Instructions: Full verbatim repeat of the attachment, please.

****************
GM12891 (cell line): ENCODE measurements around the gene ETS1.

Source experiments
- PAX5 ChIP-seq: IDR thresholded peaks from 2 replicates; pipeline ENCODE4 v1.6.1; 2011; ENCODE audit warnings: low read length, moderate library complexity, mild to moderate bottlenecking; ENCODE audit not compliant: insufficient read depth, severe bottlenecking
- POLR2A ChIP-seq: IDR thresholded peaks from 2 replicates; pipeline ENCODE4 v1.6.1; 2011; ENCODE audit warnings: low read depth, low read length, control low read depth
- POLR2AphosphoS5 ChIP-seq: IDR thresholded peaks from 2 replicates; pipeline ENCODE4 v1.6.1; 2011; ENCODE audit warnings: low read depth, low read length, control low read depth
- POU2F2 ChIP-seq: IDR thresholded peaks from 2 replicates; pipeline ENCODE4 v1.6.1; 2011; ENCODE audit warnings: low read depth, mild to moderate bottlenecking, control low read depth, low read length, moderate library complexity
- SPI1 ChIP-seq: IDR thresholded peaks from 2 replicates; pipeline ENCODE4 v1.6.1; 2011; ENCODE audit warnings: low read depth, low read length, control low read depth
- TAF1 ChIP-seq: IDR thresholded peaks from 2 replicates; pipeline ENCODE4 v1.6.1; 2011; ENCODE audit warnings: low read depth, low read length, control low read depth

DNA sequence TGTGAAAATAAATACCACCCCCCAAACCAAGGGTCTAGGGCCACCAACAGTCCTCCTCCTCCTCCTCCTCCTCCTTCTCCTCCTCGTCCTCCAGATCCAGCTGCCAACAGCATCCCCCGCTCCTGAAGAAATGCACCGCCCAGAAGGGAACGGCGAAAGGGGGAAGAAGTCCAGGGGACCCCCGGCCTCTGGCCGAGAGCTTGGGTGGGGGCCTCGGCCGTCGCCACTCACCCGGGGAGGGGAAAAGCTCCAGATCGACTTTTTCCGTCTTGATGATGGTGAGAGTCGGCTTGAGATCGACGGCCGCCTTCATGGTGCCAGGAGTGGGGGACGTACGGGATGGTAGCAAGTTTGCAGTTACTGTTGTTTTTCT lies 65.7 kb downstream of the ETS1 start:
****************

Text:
GM12891 (cell line): ENCODE measurements around the gene ETS1.

Source experiments
- PAX5 ChIP-seq: IDR thresholded peaks from 2 replicates; pipeline ENCODE4 v1.6.1; 2011; ENCODE audit warnings: low read length, moderate library complexity, mild to moderate bottlenecking; ENCODE audit not compliant: insufficient read depth, severe bottlenecking
- POLR2A ChIP-seq: IDR thresholded peaks from 2 replicates; pipeline ENCODE4 v1.6.1; 2011; ENCODE audit warnings: low read depth, low read length, control low read depth
- POLR2AphosphoS5 ChIP-seq: IDR thresholded peaks from 2 replicates; pipeline ENCODE4 v1.6.1; 2011; ENCODE audit warnings: low read depth, low read length, control low read depth
- POU2F2 ChIP-seq: IDR thresholded peaks from 2 replicates; pipeline ENCODE4 v1.6.1; 2011; ENCODE audit warnings: low read depth, mild to moderate bottlenecking, control low read depth, low read length, moderate library complexity
- SPI1 ChIP-seq: IDR thresholded peaks from 2 replicates; pipeline ENCODE4 v1.6.1; 2011; ENCODE audit warnings: low read depth, low read length, control low read depth
- TAF1 ChIP-seq: IDR thresholded peaks from 2 replicates; pipeline ENCODE4 v1.6.1; 2011; ENCODE audit warnings: low read depth, low read length, control low read depth

DNA sequence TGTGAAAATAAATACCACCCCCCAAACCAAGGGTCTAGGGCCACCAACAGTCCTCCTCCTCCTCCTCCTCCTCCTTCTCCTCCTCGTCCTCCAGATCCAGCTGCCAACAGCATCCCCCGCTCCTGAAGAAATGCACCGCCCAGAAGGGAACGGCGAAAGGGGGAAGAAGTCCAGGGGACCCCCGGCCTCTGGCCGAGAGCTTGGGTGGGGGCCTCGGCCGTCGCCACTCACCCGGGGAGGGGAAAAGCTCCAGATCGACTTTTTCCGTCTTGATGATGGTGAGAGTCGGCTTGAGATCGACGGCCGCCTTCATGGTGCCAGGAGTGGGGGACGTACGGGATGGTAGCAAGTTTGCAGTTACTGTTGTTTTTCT lies 65.7 kb downstream of the ETS1 start: